Pagdanganan in solo second with 69

Published October 25, 2020, 2:50 PM

by Waylon Galvez

Bianca Pagdanangan (Photo from LPGA)

Filipino bet Bianca Pagdanganan birdied the final two holes to card a three-under par 69, good for a solo second and just one shot behind pacesetter Ally McDonald of the USA in the third round of the LPGA Drive On Championship Saturday at the Reynolds Lake Oconee in Greensboro, Georgia.

Pagdanganan, a rookie on the LPGA Tour, buried a birdie putt from 3-feet on the par-5 18, after nearly making an eagle on a chip from 15 yards following her solid 315-yard drive.

Before that, the 22-year-old Pagdanganan – a gold medal winner during the 2018 Asian Games and double-gold medalist in the Southeast Asian Games here a year ago – and then made a 15-foot putt on 17, her first on the back nine after seven straight pars.

Overall, she converted five birdies as she also birdied on 2, 7 and 9 on the front nine, where her bogeys came on 3 and 5.

Pagdanganan now has a three-day total of 204 for solo second, just a shot behind McDonald, who also submitted a 69, with 203, while world No. 5 Daniella Kang is at third spot with a 205 after a 70.

Spain’s Carlota Ciganda shot a 68 to stay in contention at fourth place with a 206, followed by Australia’s Katherine Kirk at fifth spot with a 207 after her third round effort of 70 in the $1.3 million event.

Pagdanganan, who had a 66 and 68 in the first two rounds, was tied for second with Kang to start the third round, just one shot back from the 26-year-old McDonald.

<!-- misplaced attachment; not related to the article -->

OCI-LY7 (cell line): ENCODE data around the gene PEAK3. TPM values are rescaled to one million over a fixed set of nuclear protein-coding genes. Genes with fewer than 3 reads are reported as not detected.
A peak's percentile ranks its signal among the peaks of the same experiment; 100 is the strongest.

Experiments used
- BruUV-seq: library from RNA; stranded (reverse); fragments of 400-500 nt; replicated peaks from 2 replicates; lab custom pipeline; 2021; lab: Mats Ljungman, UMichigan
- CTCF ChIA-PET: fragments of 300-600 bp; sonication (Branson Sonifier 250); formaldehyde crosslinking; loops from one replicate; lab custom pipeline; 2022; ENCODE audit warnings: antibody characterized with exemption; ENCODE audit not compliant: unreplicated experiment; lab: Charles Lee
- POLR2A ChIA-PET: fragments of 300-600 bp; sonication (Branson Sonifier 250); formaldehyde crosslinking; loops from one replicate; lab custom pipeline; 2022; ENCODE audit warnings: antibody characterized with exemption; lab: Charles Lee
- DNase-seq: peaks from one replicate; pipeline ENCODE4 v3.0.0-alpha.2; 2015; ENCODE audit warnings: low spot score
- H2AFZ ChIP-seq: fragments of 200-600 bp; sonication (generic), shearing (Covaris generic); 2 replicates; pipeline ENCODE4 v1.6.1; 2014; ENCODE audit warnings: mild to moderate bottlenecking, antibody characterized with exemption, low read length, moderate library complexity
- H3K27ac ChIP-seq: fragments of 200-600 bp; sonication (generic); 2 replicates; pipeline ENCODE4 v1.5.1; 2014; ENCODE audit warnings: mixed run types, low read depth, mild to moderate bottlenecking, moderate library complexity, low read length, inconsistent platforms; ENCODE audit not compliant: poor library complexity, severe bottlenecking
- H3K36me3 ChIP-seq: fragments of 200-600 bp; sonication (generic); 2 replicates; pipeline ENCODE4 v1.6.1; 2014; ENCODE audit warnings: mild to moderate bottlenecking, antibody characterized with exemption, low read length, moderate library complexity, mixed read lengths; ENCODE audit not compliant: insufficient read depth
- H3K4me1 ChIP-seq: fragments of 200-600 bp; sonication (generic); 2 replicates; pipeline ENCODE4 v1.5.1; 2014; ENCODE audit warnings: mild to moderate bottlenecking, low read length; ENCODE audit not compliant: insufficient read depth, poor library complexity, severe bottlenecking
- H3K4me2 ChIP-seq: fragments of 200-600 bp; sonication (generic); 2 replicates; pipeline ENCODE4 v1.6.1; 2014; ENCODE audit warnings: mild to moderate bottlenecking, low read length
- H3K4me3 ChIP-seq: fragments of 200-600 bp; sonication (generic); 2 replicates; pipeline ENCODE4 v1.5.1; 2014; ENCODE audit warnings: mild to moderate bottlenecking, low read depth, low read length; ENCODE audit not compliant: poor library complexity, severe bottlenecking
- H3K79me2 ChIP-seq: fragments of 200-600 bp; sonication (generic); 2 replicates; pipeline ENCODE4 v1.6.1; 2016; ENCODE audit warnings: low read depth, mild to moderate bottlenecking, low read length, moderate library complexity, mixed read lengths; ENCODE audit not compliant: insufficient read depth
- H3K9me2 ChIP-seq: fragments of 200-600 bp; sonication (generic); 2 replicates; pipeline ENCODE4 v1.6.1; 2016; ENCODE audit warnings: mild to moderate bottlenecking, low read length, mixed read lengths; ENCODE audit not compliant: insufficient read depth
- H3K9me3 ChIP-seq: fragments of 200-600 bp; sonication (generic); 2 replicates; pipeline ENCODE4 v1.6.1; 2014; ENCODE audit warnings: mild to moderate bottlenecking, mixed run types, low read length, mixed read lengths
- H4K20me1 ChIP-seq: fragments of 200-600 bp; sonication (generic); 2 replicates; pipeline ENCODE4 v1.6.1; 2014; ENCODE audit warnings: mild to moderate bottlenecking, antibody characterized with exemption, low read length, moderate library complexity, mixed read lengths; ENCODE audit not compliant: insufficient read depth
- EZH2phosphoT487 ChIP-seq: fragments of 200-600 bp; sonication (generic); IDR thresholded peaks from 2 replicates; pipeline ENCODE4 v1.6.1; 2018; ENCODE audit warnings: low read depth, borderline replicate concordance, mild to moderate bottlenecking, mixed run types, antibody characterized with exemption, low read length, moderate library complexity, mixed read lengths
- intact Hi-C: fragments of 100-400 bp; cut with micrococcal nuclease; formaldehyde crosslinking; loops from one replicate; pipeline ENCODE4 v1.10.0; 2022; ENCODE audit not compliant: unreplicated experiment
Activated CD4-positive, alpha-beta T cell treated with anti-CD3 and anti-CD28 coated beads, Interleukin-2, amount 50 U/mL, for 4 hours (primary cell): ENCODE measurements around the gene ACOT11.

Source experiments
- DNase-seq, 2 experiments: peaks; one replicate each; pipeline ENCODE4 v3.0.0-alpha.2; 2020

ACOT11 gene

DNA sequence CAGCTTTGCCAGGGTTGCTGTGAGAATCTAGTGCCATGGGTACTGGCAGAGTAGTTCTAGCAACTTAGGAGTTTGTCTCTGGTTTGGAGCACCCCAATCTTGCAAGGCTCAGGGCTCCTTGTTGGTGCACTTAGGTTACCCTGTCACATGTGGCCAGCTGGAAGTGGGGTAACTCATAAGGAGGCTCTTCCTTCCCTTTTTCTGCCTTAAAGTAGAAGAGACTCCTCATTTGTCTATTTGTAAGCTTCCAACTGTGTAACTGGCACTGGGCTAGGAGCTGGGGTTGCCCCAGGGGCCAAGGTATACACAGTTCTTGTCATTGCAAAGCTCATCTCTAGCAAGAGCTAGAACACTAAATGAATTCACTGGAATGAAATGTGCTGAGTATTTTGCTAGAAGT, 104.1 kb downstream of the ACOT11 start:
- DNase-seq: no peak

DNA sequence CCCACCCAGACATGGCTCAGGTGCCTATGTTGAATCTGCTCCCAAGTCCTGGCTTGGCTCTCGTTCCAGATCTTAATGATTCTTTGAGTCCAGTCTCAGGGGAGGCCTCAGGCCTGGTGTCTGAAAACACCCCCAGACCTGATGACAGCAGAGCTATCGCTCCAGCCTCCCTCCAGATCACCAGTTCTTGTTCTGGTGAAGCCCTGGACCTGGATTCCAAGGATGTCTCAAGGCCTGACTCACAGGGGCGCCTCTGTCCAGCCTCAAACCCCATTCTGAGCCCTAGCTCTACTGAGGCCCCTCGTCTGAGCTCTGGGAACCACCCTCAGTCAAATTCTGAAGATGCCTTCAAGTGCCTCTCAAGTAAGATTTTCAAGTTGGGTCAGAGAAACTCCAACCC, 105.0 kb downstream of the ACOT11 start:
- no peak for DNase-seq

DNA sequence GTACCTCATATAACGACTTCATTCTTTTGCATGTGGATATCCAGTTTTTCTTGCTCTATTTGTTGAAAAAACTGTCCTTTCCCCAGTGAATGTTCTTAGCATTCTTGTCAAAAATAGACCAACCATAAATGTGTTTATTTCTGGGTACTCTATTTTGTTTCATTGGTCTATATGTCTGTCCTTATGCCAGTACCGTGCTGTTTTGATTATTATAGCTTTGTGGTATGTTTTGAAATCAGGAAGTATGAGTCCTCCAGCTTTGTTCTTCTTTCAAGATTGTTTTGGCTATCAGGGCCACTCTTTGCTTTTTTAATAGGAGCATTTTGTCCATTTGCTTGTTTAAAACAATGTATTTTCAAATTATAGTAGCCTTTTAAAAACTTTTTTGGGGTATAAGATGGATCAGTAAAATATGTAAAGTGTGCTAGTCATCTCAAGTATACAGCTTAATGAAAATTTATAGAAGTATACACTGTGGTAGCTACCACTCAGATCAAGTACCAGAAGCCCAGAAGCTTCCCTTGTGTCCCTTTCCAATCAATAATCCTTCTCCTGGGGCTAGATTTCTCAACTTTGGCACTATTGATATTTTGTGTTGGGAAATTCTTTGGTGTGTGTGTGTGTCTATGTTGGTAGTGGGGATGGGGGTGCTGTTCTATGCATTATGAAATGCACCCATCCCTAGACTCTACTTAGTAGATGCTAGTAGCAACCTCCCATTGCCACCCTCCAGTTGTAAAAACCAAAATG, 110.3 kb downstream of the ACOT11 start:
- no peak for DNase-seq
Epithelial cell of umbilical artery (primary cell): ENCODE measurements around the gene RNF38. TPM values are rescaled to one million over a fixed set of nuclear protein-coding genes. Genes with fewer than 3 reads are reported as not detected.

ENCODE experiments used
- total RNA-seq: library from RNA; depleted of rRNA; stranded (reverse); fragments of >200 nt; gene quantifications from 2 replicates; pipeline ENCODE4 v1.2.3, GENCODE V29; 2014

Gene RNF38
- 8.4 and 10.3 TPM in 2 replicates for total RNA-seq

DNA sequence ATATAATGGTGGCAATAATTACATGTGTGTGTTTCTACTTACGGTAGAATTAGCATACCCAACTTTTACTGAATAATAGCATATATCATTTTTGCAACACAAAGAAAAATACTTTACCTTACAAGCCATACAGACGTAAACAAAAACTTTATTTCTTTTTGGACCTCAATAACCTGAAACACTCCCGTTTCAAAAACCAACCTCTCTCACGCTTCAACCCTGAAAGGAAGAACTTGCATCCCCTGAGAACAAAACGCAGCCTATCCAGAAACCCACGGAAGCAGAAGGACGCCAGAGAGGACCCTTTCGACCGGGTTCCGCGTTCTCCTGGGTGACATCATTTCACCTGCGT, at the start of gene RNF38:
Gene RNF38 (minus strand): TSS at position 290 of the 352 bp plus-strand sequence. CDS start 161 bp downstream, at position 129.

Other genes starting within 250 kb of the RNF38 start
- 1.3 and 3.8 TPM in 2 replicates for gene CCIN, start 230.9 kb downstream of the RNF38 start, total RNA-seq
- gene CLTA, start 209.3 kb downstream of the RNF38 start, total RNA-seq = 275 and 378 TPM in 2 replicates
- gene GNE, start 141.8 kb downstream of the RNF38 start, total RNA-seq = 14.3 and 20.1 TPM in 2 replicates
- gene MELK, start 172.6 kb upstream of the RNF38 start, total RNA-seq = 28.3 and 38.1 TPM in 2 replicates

A bogey by McDonald on 1, and a birdie by Pagdanganan on 2 gave the latter the lead. However, it was only for a brief moment as Pagdanangan bogeyed on 3, while McDonald recovered with a birdie on 5 – one of her five, before she made a second bogey on 17.

Pagdanganan said she just kept it going despite the two bogeys on the front nine.

“I feel great. There’s like a huge sigh of relief after I made my last putt,” said Pagdanganan in an interview posted on LPGA.Com. “It was a little frustrating, I was heating so many good shots but I couldn’t get any putts to drop.”

“But overall I’m still happy with the way I played. I just told myself, you have so many holes to play (after the pair of bogeys) and you’re not hitting it bad, you just got to calm down and just take it shot by shot.”

Pagdanganan is hoping to win her first LPGA title in six starts.

Two weeks ago, she placed in joint ninth in the KPMG Women’s PGA Championship in Pennsylvania – a feat that earned her a spot in December’s U.S. Women’s Open at Champions in Houston.

She said her performance at KPMG was a confidence booster, which she hopes to take advantage of in a bid to win her first tour title.

“After playing well at the KPMG, it was a confidence booster and it just helped me realized that I can play good golf and I can be in contention so it’s more of how I can handle my nerve,” said Pagdanganan, who will be in the final pairing with five-time champion Kang and McDonald.

“I was able to handle it pretty well (through the first three rounds),” she said. “So I just got to remind myself to stick to your game plan and don’t try to make anything crazy happen. Just play your own game.”

Former world No. 1 and two-time major winner Ariya Jutanugarn of Thailand is in joint sixth with Mina Harigae and Brittany Altomare at 208, while at ninth-12th are multi-titled Lydia Ko of New Zealand, Megan Khang and Angel Yin of the US, and Swedish Pernilla Lindberg at 209.